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Bilingual Kids Mix Languages, and it’s ok! Here’s what you can do to help

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Bilingual Kids Mix Languages, and it’s ok!

Why bilingual kids mix languages and what you can do to help them.

“Mummy look at the train, it’s going molto veloce” says my two year old, mixing his languages, English and Italian. Sometimes he even says things like “Mummy, can I have the spoon blue? Using English, but with Italian grammar. It’s been quite a common occurrence since he started to talk. His older brother was the same at this age, I would constantly hear him start a sentence in English, and finish it in Italian. I had to remind him of the English words that he needed.

For parents raising bilingual children, language mixing is often seen as a negative consequence of learning two languages simultaneously. Unfortunately, many families are caught up in the myths of bilingualism, believing that children become confused learning multiple languages. Consequently it sometimes it leads to them dropping a language.

However, mixing languages is completely normal for bilingual kids. Ask any parent with children learning multiple languages. Most will say they have experienced it. It is nothing to be concerned about and can actually be a positive thing.

Bilingual kids use the vocabulary they have to express themselves

Because bilingual kids are learning two sets of vocabulary, they have double the amount of words to learn than their monolingual peers. When children are trying to express themselves, they use the vocabulary they know, so if they are lacking from one language, they will make it up with the other.

I actually do it myself when I speak Italian with my husband. Though I can speak Italian quite fluently, I do not have a full vocabulary. Therefore, it is common for me to be speaking in Italian and throw in an English word every now and again if I can’t think of it in Italian.

What you can do when your child is mixing languages

Apart from giving your child more exposure to each language, especially the minority language, there are a few things you can consider:

Accept that your child will mix languages

Accept that it is normal. It is common for your child to mix their languages until they have a full vocabulary in both languages. It is usually just a phase and soon enough they will be speaking both languages fluently.

Avoid negative consequences

Stay positive. Negative consequences can result in your child losing their confidence to speak one or even both of their languages. Children need to feel confident when they speak.

Model the correct language

If your little one is mixing languages, correct and repeat what they should say, in the language you expect them to use with you. This way, they hear the correct way to say the sentence, and you will reinforce their language abilities.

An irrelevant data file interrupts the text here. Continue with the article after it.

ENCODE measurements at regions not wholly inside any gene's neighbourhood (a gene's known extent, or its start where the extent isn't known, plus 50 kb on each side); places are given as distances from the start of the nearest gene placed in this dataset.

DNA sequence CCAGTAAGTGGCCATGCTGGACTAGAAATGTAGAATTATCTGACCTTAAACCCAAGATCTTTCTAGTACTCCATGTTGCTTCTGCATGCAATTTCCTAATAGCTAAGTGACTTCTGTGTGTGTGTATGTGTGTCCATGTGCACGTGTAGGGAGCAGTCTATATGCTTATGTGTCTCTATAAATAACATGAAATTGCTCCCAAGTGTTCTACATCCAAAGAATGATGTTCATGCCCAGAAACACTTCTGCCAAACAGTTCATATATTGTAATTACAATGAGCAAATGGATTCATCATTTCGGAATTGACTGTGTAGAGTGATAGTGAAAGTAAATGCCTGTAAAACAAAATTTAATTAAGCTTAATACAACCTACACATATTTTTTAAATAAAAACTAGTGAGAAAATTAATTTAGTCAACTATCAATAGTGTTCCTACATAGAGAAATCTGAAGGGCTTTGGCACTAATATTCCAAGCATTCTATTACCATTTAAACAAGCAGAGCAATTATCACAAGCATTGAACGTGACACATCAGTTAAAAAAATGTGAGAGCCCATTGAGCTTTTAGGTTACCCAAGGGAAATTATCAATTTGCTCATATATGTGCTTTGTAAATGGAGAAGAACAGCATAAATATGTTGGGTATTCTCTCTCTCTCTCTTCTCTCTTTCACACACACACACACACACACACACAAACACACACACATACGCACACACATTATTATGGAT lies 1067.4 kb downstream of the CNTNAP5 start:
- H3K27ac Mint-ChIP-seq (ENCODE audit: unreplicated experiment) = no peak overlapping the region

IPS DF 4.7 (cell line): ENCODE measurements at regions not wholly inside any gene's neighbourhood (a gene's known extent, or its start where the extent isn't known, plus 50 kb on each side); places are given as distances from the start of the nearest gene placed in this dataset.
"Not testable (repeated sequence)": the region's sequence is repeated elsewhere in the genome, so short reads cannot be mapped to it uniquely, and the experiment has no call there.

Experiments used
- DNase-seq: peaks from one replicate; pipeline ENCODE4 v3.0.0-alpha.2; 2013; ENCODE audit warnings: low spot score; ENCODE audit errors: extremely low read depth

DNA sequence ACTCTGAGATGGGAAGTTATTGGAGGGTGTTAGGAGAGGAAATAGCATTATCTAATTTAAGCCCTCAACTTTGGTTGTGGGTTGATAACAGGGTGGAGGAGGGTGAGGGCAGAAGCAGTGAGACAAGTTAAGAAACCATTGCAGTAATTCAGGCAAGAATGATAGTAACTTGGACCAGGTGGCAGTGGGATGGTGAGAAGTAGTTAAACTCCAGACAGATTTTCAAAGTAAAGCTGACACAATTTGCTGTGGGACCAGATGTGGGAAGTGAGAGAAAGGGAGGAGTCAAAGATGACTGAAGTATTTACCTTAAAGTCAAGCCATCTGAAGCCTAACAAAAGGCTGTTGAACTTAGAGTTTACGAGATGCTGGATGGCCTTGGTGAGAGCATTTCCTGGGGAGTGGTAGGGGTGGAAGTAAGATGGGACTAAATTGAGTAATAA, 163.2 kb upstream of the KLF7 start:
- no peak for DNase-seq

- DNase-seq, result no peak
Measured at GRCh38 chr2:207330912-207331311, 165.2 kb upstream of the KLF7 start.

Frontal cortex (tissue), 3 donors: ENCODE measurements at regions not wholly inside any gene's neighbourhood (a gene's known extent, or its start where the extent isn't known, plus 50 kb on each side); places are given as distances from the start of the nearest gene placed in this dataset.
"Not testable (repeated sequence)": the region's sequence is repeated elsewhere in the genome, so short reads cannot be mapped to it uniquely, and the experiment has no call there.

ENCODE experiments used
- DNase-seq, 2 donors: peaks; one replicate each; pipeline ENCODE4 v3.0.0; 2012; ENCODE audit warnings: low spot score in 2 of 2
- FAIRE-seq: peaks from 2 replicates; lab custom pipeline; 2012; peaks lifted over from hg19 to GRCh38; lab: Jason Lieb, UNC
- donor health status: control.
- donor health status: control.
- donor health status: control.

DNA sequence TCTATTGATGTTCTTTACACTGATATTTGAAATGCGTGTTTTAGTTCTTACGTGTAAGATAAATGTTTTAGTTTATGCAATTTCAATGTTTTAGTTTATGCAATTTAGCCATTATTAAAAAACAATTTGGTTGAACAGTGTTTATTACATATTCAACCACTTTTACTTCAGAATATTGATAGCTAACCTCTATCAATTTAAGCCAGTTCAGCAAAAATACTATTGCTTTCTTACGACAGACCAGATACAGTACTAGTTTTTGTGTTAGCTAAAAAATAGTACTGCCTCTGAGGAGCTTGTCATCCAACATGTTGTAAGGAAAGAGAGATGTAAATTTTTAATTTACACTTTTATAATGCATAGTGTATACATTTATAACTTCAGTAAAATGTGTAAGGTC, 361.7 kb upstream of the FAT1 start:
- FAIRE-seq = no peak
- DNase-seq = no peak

It can be frustrating, but it won’t be forever

Hearing your child mix languages can be frustrating for parents, especially for those who don’t speak your child’s second language and can’t understand them. However, trust that your child is not confused, and that it is a normal part of language acquisition for bilingual kids. Think of mixing languages as a positive thing. Your little one is learning to compensate for the vocabulary they lack in one language. Once they learn the missing vocabulary, they won’t have the need to mix anymore. And then while they will be talking in one language, you will be secretly missing those cute little mix ups.

What about you, what is something funny your child has said lately mixing their languages?

 

For further reading, see how to broaden your child’s vocabulary, or how to improve the minority language.

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3 Comments

  1. Nice article! This sounds so familiar… Think it’s a great thing to be able to mix languages and I love the fact that with our family we have our ‘own’ language!

    I once told my 3 year old daughter to stop saying ‘nee’ (no) to me in Dutch and she just looked at me and said ‘no’. So smart and cheeky!

  2. Esteban Olmedo

    Completly agree that people (obviously kids included) who speak multiple languages will alternate between them, that it should not be addressed negatively and that in some scenarios a word in another language conveys meaning like another language cannot.

    That being said, as a bilingual person, I often experience my self and others lazily using the first language that comes to mind.

    I now use three strategies when I find my self in this scenario
    – I create a natural pause to convey thought as I scramble my brain for the word I’m after in the language I was speaking.
    – I ask the person I’m speaking to for help in remembering/learning the word I’m after.
    – Reframe the sentence so I avoid the word I’m struggling with and come back to it later.

    For children, rather than addressing the situation negatively, I will
    – Repeat back the sentence e.g. the child says: ‘I like dulces’ – I would say: ‘you like sweets?’
    – If I observe that a child is thinking about a word, attempting to remember it, I will judge the situation and give them the word if it will help continue the flow of the discussion. This can be tricky as it’s about timing and making sure that I’m not taking the child’s opportunity to remember the word.

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